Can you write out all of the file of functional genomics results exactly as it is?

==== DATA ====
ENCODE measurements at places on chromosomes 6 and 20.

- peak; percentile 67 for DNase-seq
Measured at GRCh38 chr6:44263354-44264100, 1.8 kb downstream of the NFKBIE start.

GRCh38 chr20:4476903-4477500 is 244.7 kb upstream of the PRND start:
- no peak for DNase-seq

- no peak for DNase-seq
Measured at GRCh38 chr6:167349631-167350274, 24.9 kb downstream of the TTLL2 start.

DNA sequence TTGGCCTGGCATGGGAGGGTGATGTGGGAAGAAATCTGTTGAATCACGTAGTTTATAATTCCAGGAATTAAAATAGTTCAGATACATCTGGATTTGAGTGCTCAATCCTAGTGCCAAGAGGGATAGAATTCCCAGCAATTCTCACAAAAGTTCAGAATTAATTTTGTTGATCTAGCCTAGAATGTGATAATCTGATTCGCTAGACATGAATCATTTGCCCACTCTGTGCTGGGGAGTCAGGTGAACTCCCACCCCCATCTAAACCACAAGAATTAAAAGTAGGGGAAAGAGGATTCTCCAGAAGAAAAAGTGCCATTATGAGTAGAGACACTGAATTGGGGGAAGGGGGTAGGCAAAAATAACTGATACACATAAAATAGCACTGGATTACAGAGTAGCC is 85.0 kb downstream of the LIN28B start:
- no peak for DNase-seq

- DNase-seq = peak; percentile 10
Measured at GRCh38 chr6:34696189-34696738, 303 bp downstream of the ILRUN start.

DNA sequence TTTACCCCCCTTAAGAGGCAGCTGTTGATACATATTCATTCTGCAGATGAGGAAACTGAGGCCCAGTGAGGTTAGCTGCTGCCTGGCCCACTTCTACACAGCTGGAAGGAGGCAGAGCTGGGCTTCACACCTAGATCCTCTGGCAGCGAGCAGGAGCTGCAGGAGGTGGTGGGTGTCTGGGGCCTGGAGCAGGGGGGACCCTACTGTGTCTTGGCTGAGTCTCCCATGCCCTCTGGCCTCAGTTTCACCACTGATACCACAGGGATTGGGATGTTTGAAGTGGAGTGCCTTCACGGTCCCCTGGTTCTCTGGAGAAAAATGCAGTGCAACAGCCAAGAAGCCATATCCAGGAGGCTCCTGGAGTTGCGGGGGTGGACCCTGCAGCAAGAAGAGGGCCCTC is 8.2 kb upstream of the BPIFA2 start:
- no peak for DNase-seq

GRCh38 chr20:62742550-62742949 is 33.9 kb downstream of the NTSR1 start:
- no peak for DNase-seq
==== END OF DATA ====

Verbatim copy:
ENCODE measurements at places on chromosomes 6 and 20.

- peak; percentile 67 for DNase-seq
Measured at GRCh38 chr6:44263354-44264100, 1.8 kb downstream of the NFKBIE start.

GRCh38 chr20:4476903-4477500 is 244.7 kb upstream of the PRND start:
- no peak for DNase-seq

- no peak for DNase-seq
Measured at GRCh38 chr6:167349631-167350274, 24.9 kb downstream of the TTLL2 start.

DNA sequence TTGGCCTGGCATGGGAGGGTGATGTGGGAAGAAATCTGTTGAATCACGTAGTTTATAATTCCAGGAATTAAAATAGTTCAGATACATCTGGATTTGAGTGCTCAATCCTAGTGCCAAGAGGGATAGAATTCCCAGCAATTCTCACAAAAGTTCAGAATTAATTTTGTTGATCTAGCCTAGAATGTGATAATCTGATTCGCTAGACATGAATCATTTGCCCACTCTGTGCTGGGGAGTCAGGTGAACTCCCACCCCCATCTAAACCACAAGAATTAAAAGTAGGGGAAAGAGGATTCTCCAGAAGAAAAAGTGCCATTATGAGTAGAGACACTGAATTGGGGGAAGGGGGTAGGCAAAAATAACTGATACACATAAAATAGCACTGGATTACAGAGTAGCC is 85.0 kb downstream of the LIN28B start:
- no peak for DNase-seq

- DNase-seq = peak; percentile 10
Measured at GRCh38 chr6:34696189-34696738, 303 bp downstream of the ILRUN start.

DNA sequence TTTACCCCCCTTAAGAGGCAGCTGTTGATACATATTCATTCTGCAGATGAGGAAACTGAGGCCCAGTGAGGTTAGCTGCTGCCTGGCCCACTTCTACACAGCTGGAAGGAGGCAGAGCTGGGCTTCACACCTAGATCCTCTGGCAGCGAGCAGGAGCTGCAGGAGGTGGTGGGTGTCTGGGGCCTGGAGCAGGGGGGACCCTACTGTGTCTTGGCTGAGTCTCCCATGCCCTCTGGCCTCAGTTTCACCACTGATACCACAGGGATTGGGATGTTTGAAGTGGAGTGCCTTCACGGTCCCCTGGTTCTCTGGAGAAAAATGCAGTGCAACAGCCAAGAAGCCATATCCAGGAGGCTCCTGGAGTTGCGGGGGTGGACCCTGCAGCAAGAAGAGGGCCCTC is 8.2 kb upstream of the BPIFA2 start:
- no peak for DNase-seq

GRCh38 chr20:62742550-62742949 is 33.9 kb downstream of the NTSR1 start:
- no peak for DNase-seq